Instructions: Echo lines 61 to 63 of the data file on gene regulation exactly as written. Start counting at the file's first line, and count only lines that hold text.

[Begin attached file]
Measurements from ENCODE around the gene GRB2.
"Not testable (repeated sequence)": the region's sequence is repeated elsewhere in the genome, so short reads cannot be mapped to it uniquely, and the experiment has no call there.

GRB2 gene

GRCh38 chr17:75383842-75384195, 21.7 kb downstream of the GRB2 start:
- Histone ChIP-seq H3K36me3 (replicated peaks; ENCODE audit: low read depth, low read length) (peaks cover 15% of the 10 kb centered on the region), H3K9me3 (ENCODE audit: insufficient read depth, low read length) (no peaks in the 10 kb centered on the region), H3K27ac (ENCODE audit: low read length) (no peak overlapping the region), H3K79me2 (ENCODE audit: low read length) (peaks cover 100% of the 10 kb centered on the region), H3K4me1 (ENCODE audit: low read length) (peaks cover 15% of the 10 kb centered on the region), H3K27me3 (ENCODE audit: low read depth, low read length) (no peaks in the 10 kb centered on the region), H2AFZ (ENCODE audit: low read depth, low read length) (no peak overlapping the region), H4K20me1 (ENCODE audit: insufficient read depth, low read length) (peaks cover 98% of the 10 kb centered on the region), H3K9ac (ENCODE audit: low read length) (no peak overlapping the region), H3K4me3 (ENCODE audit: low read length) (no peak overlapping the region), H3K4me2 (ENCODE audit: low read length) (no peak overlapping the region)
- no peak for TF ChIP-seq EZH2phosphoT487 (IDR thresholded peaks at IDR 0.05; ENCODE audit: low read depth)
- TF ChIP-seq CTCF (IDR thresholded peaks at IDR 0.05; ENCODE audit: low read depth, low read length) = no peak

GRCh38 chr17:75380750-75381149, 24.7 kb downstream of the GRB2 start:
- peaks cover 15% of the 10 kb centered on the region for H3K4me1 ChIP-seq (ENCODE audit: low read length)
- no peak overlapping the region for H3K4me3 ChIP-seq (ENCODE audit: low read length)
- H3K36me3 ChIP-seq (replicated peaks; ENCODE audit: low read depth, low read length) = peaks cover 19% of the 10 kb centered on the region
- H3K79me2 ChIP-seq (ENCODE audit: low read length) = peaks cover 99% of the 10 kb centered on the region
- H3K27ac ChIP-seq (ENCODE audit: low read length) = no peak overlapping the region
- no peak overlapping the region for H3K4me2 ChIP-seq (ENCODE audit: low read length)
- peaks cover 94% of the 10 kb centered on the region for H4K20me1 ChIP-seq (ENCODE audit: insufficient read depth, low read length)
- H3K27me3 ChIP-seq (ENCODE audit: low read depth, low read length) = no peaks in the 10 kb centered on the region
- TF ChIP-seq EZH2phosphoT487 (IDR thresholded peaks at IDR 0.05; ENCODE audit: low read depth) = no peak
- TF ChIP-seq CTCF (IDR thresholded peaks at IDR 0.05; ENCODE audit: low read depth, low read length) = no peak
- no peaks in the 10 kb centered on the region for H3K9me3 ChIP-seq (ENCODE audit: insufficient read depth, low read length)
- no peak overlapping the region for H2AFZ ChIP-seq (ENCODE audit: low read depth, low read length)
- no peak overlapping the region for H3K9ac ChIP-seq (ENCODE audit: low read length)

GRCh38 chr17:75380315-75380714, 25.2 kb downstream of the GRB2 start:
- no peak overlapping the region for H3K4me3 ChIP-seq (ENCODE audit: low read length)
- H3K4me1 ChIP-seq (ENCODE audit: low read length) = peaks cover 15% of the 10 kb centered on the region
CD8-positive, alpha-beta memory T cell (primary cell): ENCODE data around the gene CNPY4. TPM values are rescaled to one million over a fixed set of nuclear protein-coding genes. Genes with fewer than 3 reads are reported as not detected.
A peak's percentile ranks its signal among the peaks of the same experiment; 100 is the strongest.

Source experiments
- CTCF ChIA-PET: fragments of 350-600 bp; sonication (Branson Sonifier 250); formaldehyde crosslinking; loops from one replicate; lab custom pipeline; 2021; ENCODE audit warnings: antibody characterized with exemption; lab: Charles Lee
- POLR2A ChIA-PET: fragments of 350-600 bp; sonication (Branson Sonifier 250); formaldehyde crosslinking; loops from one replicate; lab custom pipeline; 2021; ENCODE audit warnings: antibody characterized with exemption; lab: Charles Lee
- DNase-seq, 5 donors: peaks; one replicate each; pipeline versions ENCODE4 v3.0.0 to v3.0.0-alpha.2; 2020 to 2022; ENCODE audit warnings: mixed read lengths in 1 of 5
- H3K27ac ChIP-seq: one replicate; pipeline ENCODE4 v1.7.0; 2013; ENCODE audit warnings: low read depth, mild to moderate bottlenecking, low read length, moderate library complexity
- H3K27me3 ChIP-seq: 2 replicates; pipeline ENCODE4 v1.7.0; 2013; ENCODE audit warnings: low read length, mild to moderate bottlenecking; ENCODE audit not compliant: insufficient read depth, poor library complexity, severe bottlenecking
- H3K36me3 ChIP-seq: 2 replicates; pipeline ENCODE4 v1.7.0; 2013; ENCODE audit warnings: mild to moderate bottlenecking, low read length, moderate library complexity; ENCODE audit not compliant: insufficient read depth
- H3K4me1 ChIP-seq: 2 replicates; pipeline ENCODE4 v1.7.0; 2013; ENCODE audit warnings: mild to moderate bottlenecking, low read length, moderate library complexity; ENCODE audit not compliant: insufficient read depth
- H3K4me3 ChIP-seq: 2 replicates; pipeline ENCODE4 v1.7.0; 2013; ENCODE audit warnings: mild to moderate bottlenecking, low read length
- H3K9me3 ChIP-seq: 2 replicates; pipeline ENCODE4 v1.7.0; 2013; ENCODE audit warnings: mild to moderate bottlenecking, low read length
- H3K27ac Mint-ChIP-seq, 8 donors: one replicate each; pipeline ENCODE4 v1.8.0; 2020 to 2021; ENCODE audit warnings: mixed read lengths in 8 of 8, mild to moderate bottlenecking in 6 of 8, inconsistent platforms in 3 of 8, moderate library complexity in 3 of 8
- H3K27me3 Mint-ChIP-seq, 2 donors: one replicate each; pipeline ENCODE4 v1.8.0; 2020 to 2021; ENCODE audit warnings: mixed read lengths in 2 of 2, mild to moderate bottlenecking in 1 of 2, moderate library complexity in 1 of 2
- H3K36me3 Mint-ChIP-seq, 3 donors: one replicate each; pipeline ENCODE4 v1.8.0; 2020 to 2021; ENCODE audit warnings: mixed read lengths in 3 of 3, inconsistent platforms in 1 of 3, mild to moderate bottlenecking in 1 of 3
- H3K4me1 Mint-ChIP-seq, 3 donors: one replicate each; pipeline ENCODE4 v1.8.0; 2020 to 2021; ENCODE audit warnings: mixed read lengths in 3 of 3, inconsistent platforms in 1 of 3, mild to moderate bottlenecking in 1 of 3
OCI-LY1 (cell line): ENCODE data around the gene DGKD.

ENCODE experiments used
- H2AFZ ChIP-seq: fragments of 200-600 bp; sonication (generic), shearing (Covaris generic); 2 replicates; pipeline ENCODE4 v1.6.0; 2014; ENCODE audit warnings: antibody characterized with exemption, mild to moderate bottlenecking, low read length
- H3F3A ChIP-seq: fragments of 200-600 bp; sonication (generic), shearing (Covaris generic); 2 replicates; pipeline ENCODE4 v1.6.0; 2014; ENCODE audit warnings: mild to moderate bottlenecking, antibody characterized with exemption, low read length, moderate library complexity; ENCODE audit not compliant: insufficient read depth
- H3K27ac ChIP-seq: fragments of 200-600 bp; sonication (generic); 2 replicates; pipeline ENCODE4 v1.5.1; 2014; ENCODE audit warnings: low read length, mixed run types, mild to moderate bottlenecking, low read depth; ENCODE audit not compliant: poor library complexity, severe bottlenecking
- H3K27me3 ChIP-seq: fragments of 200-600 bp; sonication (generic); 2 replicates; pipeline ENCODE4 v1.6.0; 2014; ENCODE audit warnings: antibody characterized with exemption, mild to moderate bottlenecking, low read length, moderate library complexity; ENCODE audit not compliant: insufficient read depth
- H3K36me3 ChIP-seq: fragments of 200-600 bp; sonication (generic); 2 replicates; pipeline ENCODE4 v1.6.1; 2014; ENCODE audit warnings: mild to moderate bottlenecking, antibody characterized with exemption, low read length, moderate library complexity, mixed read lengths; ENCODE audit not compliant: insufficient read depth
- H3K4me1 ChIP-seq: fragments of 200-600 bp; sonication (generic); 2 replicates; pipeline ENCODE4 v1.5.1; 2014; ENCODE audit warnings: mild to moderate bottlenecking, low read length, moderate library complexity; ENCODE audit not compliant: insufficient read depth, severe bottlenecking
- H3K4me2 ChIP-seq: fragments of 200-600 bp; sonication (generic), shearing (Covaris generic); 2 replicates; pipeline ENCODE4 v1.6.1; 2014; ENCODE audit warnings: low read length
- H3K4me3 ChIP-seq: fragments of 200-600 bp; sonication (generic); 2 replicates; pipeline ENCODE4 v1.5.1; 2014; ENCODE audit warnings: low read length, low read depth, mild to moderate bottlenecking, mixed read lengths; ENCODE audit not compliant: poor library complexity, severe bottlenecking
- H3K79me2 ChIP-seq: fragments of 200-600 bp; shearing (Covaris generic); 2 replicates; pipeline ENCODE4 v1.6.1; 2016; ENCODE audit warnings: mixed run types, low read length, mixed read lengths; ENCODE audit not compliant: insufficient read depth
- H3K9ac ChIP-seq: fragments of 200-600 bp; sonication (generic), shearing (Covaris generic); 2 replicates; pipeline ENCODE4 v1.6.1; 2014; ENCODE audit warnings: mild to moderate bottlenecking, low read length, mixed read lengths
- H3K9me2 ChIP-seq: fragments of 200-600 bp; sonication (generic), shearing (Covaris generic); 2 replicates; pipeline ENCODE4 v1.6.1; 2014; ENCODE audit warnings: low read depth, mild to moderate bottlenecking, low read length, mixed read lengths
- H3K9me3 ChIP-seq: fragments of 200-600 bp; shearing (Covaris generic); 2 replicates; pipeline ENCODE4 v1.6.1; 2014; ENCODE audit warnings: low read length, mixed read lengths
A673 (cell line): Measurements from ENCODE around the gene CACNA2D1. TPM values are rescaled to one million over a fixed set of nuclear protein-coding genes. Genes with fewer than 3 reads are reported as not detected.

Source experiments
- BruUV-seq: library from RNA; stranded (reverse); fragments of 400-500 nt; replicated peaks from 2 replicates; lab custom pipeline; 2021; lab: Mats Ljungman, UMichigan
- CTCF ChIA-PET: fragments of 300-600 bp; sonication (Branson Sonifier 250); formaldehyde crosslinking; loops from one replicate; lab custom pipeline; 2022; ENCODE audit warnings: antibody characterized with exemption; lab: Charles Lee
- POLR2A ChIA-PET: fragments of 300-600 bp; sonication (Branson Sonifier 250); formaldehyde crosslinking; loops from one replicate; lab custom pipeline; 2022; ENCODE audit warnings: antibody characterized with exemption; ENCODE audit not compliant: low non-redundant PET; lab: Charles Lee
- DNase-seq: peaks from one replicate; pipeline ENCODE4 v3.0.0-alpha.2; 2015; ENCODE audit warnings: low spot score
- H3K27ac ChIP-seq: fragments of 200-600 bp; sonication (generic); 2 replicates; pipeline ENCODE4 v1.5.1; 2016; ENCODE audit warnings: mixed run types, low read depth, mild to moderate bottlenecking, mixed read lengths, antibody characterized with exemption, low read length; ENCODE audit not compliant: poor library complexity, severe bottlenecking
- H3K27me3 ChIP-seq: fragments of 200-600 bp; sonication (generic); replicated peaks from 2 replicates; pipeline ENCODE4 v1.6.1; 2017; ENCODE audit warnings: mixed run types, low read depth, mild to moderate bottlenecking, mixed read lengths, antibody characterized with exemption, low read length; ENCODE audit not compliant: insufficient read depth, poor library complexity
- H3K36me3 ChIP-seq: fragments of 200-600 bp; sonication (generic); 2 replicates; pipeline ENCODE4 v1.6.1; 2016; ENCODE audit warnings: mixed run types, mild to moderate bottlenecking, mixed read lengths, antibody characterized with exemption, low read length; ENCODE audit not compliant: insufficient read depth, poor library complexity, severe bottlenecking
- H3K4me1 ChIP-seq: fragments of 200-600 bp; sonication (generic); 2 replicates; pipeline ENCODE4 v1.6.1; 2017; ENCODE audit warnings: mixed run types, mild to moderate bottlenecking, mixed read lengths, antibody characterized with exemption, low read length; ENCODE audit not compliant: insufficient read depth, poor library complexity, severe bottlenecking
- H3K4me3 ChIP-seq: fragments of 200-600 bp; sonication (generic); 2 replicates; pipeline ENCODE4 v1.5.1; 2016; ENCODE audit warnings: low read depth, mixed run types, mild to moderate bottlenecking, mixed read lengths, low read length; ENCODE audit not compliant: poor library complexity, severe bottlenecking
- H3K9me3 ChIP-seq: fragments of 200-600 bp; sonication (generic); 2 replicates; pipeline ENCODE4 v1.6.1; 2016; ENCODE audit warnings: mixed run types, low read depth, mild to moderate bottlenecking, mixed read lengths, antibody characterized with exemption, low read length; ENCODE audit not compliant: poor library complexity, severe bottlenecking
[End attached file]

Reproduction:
- H3K27ac ChIP-seq: fragments of 200-600 bp; sonication (generic); 2 replicates; pipeline ENCODE4 v1.5.1; 2016; ENCODE audit warnings: mixed run types, low read depth, mild to moderate bottlenecking, mixed read lengths, antibody characterized with exemption, low read length; ENCODE audit not compliant: poor library complexity, severe bottlenecking
- H3K27me3 ChIP-seq: fragments of 200-600 bp; sonication (generic); replicated peaks from 2 replicates; pipeline ENCODE4 v1.6.1; 2017; ENCODE audit warnings: mixed run types, low read depth, mild to moderate bottlenecking, mixed read lengths, antibody characterized with exemption, low read length; ENCODE audit not compliant: insufficient read depth, poor library complexity
- H3K36me3 ChIP-seq: fragments of 200-600 bp; sonication (generic); 2 replicates; pipeline ENCODE4 v1.6.1; 2016; ENCODE audit warnings: mixed run types, mild to moderate bottlenecking, mixed read lengths, antibody characterized with exemption, low read length; ENCODE audit not compliant: insufficient read depth, poor library complexity, severe bottlenecking